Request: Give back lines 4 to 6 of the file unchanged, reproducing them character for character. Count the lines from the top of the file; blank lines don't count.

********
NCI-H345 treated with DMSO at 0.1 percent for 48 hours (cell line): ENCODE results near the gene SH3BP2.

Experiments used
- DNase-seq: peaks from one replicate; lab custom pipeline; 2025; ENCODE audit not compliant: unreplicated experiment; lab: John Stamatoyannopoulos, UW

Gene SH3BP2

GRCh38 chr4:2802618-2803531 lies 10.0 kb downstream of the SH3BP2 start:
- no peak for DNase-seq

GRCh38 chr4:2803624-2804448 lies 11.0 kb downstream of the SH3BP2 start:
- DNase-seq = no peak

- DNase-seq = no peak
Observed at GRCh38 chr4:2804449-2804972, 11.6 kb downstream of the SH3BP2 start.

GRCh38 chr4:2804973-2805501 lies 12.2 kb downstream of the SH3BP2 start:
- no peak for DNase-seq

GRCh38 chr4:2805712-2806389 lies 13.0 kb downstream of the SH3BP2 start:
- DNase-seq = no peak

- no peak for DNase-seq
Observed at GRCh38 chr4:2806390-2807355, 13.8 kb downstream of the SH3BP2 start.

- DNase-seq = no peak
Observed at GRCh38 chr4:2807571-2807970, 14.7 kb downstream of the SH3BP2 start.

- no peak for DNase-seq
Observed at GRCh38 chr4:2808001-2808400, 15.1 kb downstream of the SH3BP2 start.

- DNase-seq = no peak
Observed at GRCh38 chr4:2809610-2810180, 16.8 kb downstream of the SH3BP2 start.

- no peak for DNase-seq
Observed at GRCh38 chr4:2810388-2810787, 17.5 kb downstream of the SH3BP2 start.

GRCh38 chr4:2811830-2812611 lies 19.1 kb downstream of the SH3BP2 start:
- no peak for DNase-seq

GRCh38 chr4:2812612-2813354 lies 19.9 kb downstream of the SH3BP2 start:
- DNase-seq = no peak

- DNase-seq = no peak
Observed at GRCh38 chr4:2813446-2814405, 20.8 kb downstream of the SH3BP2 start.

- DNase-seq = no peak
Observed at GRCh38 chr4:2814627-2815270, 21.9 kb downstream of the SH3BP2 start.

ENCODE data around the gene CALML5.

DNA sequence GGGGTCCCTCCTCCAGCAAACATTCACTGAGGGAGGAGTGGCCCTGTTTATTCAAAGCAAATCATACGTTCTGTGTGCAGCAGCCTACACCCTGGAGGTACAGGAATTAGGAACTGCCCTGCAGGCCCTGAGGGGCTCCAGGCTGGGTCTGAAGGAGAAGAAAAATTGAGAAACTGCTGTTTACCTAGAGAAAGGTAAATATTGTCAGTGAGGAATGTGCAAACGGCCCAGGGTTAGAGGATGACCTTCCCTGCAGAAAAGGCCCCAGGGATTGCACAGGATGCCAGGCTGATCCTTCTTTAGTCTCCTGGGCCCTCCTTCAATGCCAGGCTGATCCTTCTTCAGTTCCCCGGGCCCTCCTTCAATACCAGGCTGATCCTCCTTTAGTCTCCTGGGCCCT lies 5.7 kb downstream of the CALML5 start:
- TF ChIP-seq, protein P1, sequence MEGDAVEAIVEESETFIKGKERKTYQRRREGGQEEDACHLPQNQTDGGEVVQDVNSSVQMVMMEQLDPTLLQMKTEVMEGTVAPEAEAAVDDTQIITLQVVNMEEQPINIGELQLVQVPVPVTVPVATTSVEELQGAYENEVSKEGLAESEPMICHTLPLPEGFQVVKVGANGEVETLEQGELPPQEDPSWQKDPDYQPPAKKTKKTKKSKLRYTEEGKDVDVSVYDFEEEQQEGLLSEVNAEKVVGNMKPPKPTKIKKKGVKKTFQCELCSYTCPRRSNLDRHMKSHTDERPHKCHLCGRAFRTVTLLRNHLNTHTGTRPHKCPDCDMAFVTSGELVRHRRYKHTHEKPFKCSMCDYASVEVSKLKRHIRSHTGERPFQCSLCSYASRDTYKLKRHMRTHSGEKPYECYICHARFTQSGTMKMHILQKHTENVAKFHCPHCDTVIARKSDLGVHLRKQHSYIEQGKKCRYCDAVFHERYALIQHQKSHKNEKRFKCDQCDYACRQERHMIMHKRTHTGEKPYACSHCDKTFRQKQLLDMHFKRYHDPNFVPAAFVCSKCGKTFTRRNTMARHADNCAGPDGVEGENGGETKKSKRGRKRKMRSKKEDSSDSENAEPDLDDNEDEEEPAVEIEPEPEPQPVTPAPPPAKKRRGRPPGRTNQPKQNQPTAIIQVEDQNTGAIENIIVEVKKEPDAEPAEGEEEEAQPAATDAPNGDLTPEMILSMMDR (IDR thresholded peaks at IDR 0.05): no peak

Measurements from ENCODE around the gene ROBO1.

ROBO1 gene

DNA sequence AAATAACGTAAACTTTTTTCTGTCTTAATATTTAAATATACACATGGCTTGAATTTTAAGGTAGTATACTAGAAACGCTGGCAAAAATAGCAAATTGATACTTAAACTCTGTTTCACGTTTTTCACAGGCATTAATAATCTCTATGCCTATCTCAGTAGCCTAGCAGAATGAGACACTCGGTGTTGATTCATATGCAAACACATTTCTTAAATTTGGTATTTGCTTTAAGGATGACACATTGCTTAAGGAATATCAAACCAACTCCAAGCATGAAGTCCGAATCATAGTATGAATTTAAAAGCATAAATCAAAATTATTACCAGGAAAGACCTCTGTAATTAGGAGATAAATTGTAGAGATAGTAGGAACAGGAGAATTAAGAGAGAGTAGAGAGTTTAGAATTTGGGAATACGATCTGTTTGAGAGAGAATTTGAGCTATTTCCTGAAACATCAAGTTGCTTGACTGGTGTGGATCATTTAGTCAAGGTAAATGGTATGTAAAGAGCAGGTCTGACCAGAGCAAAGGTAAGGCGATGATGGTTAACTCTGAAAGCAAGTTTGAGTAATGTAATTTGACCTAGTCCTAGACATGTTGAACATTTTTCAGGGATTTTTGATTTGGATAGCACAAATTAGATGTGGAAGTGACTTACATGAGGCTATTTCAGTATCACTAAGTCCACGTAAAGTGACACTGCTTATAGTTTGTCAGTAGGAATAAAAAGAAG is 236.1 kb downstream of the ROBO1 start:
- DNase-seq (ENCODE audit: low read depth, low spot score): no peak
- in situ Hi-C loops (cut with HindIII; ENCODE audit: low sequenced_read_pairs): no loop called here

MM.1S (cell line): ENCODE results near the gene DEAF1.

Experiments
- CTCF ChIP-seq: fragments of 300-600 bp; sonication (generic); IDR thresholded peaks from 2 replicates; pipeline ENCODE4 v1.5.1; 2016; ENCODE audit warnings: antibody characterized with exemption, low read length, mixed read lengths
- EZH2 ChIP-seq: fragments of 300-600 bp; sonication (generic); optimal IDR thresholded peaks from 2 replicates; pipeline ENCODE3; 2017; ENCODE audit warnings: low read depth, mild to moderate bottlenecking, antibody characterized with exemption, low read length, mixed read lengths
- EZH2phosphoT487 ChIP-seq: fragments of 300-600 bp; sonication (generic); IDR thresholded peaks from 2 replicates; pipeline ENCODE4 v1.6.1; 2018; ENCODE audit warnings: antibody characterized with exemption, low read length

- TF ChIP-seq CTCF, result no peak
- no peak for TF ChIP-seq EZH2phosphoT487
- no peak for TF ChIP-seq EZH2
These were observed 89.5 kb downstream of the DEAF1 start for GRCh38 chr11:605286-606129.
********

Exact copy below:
Gene SH3BP2

GRCh38 chr4:2802618-2803531 lies 10.0 kb downstream of the SH3BP2 start:
- no peak for DNase-seq